Wednesday, October 28, 2015

Women’s participation and poverty in fragile states 1/4

Half of the world’s poor already live in fragile and conflict-affected states – and the proportion is increasing.1 Fragile states often lack the structures and capacity to carry out basic governance functions.2 This in turn means that poverty cannot be addressed and the poorest stay poor: according to the OECD, “The fight against poverty is slower in fragile states than elsewhere.”3 In more concrete terms, as of 2011, no fragile state had yet achieved a single MDG goal.4 

It is a well-known fact that poverty affects mostly women. 60% of the world’s hungry are women.5
 Women work two-thirds of the world’s working hours, produce half of the world’s food, but earn only 10% of the world’s income and own less than one percent of the world’s property.6 Women’s rights are often neglected and ignored – and this is particularly the case in fragile states. Women in Yemen, for example, have one-fiftieth of the level of political empowerment of men; and overall, Yemen is ranked last (out of 136 countries) in terms of women’s levels of education, health, political and economic participation compared to men.7
Poverty and state fragility are caused, or made worse, by unjust and ineffective structures and practices. Progressio therefore focuses on the barriers that keep women poor and prevent them from realising their rights.
In fragile states, governance structures are commonly weak, ineffective, or even non-existent; and in a post-conflict setting, if women have not been involved in peace agreements, their needs are usually forgotten.8
 Excluding women from discussions concerning nation-building creates serious governance challenges. In order to change the status quo, more women’s voices must be heard and included when major political reform or transformation is undertaken.9
Within the overall institutional setting, social institutions and cultural practices – laws, norms, traditions and codes of conduct – are often the main sources of persisting discrimination against women in developing countries.10 A stronger civil society can play a key role in challenging the underlying factors that perpetuate discrimination – as Progressio’s country programme in Yemen has noted:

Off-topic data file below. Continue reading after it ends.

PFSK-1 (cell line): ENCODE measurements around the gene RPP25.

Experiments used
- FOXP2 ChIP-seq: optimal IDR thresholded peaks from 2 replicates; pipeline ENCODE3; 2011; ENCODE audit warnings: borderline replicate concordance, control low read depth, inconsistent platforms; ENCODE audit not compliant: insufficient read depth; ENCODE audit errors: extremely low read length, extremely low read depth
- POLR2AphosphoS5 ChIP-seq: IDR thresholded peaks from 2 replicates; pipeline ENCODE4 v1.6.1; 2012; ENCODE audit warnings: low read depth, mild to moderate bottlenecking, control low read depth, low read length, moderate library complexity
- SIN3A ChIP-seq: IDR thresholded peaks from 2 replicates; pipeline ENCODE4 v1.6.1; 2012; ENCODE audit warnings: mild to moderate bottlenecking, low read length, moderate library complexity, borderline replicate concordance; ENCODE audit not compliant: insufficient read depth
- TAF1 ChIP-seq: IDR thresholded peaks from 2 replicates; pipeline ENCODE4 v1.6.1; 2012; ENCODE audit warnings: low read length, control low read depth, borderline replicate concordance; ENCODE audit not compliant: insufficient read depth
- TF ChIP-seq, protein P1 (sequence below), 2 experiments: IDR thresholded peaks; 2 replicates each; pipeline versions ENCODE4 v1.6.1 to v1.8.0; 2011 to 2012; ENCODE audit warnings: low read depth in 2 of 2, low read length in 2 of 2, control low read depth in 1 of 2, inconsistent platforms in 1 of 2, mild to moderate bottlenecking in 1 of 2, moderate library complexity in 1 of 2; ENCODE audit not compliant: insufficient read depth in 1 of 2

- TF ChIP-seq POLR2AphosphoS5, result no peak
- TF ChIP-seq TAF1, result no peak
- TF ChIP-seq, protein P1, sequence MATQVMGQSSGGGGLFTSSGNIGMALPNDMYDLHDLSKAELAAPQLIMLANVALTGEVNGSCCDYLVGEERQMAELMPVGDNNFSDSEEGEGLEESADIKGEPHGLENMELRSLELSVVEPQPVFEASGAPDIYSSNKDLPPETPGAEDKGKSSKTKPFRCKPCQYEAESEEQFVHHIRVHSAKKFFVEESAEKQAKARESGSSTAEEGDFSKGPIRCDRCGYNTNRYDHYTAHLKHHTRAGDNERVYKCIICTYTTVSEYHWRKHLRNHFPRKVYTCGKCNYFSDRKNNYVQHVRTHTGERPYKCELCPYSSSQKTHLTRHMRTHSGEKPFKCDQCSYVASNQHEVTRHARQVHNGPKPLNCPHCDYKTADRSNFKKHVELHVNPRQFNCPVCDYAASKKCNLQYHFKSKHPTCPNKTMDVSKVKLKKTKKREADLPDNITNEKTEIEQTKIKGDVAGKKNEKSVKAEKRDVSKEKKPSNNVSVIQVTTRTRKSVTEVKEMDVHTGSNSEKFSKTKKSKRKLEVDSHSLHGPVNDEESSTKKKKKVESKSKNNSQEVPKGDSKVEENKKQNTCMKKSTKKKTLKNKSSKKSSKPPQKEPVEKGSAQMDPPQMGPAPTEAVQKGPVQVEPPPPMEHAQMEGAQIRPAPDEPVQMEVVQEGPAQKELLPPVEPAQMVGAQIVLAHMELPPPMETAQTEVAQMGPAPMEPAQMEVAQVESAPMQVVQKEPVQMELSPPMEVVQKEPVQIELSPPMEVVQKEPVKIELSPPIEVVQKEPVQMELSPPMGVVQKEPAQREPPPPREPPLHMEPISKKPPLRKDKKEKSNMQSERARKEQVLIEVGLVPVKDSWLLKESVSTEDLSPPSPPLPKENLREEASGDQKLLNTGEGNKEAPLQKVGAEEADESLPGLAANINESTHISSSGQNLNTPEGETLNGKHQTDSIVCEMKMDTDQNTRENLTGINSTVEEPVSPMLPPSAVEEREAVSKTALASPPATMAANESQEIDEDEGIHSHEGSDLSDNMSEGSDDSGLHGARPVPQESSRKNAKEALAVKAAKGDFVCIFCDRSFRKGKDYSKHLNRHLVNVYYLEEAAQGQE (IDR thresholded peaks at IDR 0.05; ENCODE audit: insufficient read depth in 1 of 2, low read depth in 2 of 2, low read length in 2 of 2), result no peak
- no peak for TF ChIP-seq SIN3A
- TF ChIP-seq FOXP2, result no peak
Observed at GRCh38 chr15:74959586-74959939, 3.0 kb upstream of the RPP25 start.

In the absence of effective civil society to influence government policies and decisions in favour of poor and marginalised groups, most government plans and programmes fail to make lasting changes in the lives of these people. Young people, especially young women, do not have any legitimate participation in political decision-making processes, governance and civic bodies since government policies and programmes fail to support their involvement. Deep-rooted cultural and traditional practices and beliefs undermine and discourage women from participating and opinion-making in public spheres.11
In order to take a big leap towards change, the post-2015 framework should give additional focus on the enormous challenges faced by women in fragile states – and on the factors that cause and perpetuate their marginalisation. This empowerment will only be achieved if the structures, policies and attitudes that actively disempower women are dismantled. The gender target therefore needs to be bold and strong, moving away from measuring average progress towards focusing on the most marginalised groups, such as women living in fragile states.12 

Authors: Lizzette Robleto-Gonzalez and Fatima Haase For further information, please contact: Lizzette Robleto-Gonzalez, policy officer on women and fragile states, Media enquiries: Esther Trewinnard,
Women and fragile states: Empowered women must be active participants in decision-making
Progressio policy briefing for the post-2015 discussions

 Lockhart, C, and Vincent, S, 2013, Ending extreme poverty in fragile and conflict-affected situations, Technical Paper for the UN
High-level Panel on the Post-2015 Development Agenda,;
see also note 4
2 Development Assistance Committee International Network on Conflict and Fragility, 2013, Fragile states 2013: Resource flows
and trends in a shifting world, OECD,
3 As note 2
4 Chandy, L, and Gertz, G, 2011, Poverty in numbers: The changing state of global poverty from 2005 to 2015, The Brookings
Institution, p10,
5 The state of food insecurity in the world 2013 (Food and Agriculture Organization of the United Nations) quoted on The Hunger
Project website
 The Global Poverty Project, 2013, Introduction to the challenges for achieving gender equality, Global Citizen website, http://
7 World Economic Forum, 2013, The Global Gender Gap Report 2013, pp378-9,
8 Francis, T, 2013, Somaliland: Empowering the forgotten heroines of peace-building – the women, Somaliland Sun website,

9 Ballington, J, and Karam, A (eds), 2005, Women in Parliament: Beyond numbers, International Institute for Democracy and
Electoral Assistance (IDEA),
10 Jütting, J, and Morrisson, C, 2005, Changing social institutions to improve the status of women in developing countries, OECD
Policy Brief No.27,
11 From Progressio’s Yemen project plan summary 2012 (unpublished)
12 Woodroffe, J, and Espien, E, 2012, Gender equality and the post-2015 framework, Gender and Development Network, p8,

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